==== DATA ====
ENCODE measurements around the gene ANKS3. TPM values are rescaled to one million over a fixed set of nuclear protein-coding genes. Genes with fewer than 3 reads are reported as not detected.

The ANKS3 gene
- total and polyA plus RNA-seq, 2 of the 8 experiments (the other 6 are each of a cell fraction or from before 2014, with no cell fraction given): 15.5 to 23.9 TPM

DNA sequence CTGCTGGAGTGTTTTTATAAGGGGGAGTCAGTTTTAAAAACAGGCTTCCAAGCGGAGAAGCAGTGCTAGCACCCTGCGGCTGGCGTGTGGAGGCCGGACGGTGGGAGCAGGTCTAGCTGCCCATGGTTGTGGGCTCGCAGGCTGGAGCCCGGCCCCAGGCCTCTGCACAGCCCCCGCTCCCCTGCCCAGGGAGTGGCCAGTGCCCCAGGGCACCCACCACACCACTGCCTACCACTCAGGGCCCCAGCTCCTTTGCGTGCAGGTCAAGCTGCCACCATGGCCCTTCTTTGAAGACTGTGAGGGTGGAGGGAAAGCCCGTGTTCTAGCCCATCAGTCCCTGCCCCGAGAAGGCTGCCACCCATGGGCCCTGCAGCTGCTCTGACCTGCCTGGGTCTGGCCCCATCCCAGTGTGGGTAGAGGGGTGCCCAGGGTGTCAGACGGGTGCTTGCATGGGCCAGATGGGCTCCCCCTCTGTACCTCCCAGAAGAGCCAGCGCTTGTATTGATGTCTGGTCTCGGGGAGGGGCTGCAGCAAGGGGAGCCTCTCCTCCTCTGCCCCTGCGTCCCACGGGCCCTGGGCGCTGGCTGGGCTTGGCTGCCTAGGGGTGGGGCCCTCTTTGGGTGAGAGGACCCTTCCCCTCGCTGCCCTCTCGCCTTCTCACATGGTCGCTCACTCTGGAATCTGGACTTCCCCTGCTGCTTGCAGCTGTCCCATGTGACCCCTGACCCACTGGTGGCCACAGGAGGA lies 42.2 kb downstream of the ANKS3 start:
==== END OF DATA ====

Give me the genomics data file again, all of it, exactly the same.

ENCODE measurements around the gene ANKS3. TPM values are rescaled to one million over a fixed set of nuclear protein-coding genes. Genes with fewer than 3 reads are reported as not detected.

The ANKS3 gene
- total and polyA plus RNA-seq, 2 of the 8 experiments (the other 6 are each of a cell fraction or from before 2014, with no cell fraction given): 15.5 to 23.9 TPM

DNA sequence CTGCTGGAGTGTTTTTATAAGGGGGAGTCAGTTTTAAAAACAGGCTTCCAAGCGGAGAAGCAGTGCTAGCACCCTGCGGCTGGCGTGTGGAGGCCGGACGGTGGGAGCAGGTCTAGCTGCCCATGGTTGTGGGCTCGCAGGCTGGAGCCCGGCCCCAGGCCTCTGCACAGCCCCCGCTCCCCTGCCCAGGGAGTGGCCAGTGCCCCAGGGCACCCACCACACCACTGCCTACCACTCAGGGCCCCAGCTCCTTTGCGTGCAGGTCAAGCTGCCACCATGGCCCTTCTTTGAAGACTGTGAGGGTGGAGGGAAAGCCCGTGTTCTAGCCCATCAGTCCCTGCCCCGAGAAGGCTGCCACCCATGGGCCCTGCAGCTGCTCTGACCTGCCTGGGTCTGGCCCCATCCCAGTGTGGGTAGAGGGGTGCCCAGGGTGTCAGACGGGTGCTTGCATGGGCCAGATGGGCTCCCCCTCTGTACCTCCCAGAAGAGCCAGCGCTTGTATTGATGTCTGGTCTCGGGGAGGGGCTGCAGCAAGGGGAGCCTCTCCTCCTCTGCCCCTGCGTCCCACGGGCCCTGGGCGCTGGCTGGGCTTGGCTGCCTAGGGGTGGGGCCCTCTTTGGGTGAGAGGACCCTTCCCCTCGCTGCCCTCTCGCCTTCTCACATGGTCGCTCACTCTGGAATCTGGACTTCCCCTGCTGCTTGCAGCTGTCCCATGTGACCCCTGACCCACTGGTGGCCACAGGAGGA lies 42.2 kb downstream of the ANKS3 start: